Uganda’s 2011/2012 cocoa output seen up by 6pc

KAMPALA - Uganda’s cocoa production is set to rise by 6.1 per cent in October 2011-September 2012 crop year from the previous year, helped by favourable weather and maturing trees, the state-run Cocoa Development Project (CDP) said on Monday.
Earnings from cocoa are moving upwards, even as demand surpasses supply. Net photo.
Earnings from cocoa are moving upwards, even as demand surpasses supply. Net photo.

KAMPALA - Uganda’s cocoa production is set to rise by 6.1 per cent in October 2011-September 2012 crop year from the previous year, helped by favourable weather and maturing trees, the state-run Cocoa Development Project (CDP) said on Monday.

The east African country is a small producer compared with big growers such as Ivory Coast, but cocoa is one of Uganda’s commodity exports and a source of hard currency.

Last season Uganda earned $44 million from cocoa exports, up from $37 million in the 2009/2010 crop year.

Joseph Kimera, head of CDP, said in an interview that Uganda would produce an estimated 19,000 tonnes of cocoa in the 2011/2012 season, up from 17,900 tonnes in the previous crop year.

“Rains sometimes turned a little erratic, but on the whole they were above average in the cocoa heartlands of central and western Uganda, and these rains were well interspersed with episodes of dry weather,” Kimera said.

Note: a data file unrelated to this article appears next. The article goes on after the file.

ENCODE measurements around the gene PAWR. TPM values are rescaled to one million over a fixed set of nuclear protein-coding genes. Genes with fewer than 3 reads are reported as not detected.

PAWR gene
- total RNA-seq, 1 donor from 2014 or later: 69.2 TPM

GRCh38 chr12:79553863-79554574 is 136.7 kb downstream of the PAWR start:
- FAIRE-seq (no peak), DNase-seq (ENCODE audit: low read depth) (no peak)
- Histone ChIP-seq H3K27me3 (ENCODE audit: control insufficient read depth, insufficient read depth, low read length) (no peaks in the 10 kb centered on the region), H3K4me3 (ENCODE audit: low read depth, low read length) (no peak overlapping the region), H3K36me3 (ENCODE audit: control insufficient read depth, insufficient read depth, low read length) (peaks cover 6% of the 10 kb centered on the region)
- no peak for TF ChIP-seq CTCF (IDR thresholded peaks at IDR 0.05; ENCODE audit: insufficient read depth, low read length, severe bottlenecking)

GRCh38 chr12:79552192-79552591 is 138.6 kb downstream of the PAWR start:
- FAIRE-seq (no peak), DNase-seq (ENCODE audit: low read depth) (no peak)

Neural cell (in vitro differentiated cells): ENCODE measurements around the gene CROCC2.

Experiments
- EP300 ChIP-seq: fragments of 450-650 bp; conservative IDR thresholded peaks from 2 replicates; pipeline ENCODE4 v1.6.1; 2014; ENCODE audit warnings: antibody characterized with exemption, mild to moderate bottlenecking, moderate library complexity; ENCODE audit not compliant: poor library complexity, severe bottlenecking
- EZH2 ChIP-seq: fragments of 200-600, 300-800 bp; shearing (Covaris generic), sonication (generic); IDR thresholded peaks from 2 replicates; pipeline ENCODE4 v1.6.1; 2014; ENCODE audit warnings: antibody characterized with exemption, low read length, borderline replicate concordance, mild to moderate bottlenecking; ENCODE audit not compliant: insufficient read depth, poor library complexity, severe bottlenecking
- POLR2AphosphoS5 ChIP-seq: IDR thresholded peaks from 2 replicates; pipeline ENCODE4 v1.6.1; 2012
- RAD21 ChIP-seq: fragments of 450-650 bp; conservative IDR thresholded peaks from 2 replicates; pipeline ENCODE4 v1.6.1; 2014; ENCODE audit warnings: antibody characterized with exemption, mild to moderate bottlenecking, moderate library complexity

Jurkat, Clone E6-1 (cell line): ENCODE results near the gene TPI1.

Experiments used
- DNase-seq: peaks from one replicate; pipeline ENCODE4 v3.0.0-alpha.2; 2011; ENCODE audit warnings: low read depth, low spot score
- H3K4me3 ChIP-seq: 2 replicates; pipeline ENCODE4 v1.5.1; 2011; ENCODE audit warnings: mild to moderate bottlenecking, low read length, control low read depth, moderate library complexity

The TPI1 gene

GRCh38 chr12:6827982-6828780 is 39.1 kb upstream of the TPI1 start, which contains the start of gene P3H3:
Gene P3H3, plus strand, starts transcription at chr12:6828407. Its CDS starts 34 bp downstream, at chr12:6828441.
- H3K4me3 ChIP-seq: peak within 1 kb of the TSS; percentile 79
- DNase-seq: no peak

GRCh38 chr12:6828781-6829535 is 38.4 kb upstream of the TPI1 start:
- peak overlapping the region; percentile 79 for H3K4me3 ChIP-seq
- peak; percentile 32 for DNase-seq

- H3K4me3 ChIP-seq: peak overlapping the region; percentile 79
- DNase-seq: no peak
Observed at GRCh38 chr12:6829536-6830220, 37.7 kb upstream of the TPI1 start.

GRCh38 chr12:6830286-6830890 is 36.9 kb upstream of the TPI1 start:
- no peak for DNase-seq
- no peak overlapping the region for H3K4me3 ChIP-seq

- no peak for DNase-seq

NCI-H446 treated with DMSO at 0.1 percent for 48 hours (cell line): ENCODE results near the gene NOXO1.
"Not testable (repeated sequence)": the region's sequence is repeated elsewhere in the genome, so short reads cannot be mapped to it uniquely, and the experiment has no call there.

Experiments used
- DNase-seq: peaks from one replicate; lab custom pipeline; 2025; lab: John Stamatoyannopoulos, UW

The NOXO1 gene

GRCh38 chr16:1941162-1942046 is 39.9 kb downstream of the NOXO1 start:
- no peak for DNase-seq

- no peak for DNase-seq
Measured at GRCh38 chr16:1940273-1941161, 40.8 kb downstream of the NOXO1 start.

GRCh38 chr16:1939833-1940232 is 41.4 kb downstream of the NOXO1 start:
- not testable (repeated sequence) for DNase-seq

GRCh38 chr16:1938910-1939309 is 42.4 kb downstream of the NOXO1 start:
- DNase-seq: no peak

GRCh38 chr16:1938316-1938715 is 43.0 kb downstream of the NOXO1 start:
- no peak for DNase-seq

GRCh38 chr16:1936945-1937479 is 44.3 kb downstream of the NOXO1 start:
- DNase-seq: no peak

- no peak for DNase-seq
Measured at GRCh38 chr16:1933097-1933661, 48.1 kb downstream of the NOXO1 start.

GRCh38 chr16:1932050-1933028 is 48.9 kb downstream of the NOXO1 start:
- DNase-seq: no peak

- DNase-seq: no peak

“We had an aggressive planting programme about five years ago and these trees have been maturing since the last crop year ... that’s also expected to boost output,” he said.

Kimera said farmers were also encouraged by stable farmgate prices. A kilogramme of dry cocoa beans has been selling for 4,500 shillings for nearly a year.

“There was a time when prices would experience wild swings, and that destroys the morale of farmers in harvesting, but for almost the past year farmers have been getting a stable price,” he said.

Cocoa cultivation was introduced in Uganda nearly 100 years ago, but its fortunes have fluctuated through the years as the government has concentrated on promoting coffee production, making the country Africa’s biggest exporter.

Cocoa output peaked in the 1960s, but a series of bottlenecks - government neglect, a lack of finance and price fluctuations - throttled the sector in the 1970s and 1980s.

In recent years, however, officials have been encouraging more farmers to start cocoa production as the government moves to cut dependence on coffee for Uganda’s foreign exchange earnings.

Uganda has an estimated 18,000 hectares of land under cocoa cultivation, and the crop supports about 10,000 households.

 

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